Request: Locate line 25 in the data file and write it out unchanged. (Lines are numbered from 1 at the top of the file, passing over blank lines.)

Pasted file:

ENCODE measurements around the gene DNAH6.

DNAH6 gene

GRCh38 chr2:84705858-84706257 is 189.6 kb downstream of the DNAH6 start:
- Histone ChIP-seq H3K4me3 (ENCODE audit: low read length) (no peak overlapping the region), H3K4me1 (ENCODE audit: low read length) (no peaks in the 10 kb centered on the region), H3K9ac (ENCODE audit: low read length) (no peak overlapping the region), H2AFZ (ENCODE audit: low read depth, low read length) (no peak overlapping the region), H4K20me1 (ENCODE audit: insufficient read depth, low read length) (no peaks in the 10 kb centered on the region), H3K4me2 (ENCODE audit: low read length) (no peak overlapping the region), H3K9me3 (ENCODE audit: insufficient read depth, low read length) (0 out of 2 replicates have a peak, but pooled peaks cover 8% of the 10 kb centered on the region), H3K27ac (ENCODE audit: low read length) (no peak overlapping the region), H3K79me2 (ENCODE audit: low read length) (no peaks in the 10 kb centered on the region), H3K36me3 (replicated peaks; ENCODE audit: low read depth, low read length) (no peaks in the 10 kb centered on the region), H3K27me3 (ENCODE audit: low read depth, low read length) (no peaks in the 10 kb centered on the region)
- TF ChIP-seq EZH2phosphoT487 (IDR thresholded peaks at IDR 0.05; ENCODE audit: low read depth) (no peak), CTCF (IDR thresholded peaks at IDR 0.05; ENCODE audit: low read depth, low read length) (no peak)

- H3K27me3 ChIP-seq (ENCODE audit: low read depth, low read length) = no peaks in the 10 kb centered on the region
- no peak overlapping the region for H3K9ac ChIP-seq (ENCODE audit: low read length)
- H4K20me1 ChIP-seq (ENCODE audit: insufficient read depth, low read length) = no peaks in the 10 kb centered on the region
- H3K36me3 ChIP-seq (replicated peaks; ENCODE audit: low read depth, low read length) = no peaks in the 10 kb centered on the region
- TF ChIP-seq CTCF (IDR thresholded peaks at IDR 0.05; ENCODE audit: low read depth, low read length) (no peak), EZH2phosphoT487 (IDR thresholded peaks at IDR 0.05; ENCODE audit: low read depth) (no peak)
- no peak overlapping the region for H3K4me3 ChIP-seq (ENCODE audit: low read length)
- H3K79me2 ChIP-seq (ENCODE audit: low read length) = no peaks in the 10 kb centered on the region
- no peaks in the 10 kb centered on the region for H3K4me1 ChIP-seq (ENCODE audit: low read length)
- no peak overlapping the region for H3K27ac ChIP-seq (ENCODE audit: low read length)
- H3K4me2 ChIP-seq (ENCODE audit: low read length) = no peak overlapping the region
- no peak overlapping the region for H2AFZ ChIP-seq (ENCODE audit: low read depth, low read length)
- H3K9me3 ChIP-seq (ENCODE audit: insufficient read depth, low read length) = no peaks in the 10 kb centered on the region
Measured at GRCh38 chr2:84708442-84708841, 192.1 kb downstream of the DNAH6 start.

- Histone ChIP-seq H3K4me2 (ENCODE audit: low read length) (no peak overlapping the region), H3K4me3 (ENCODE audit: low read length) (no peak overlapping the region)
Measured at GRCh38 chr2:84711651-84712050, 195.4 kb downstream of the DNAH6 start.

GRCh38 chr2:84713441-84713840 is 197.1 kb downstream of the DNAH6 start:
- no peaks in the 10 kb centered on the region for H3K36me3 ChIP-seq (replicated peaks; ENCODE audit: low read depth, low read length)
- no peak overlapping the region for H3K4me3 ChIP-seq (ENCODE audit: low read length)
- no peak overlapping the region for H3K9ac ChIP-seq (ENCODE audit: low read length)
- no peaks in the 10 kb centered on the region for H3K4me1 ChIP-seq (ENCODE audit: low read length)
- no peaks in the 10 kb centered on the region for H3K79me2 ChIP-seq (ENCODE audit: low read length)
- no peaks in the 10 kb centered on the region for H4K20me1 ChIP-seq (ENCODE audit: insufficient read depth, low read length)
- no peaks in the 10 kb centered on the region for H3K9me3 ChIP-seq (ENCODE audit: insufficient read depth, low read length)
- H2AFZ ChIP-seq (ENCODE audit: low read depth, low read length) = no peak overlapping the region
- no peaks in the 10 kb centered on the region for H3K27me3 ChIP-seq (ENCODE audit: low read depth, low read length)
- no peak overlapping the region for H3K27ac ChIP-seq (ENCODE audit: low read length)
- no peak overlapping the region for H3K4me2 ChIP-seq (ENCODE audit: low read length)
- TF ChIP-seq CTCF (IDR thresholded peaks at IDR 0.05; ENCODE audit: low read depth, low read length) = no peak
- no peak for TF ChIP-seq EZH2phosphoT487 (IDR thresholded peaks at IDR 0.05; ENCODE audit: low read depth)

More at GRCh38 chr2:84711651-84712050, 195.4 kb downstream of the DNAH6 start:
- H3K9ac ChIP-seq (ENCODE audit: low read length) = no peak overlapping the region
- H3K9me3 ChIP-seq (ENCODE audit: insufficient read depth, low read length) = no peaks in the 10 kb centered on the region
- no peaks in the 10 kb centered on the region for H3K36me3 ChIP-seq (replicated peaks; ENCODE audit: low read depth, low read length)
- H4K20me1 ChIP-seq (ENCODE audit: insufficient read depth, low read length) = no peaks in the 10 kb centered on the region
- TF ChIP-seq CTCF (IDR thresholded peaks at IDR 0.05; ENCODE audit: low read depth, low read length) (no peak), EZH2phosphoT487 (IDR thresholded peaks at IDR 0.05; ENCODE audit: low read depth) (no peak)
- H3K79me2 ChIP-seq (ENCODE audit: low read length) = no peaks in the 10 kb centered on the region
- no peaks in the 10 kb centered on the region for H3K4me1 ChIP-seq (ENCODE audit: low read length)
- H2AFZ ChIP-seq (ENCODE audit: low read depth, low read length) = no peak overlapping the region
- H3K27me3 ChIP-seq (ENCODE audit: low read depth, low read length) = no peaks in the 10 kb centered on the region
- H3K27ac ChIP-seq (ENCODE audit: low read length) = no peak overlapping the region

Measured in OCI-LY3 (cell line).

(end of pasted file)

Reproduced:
- no peaks in the 10 kb centered on the region for H3K4me1 ChIP-seq (ENCODE audit: low read length)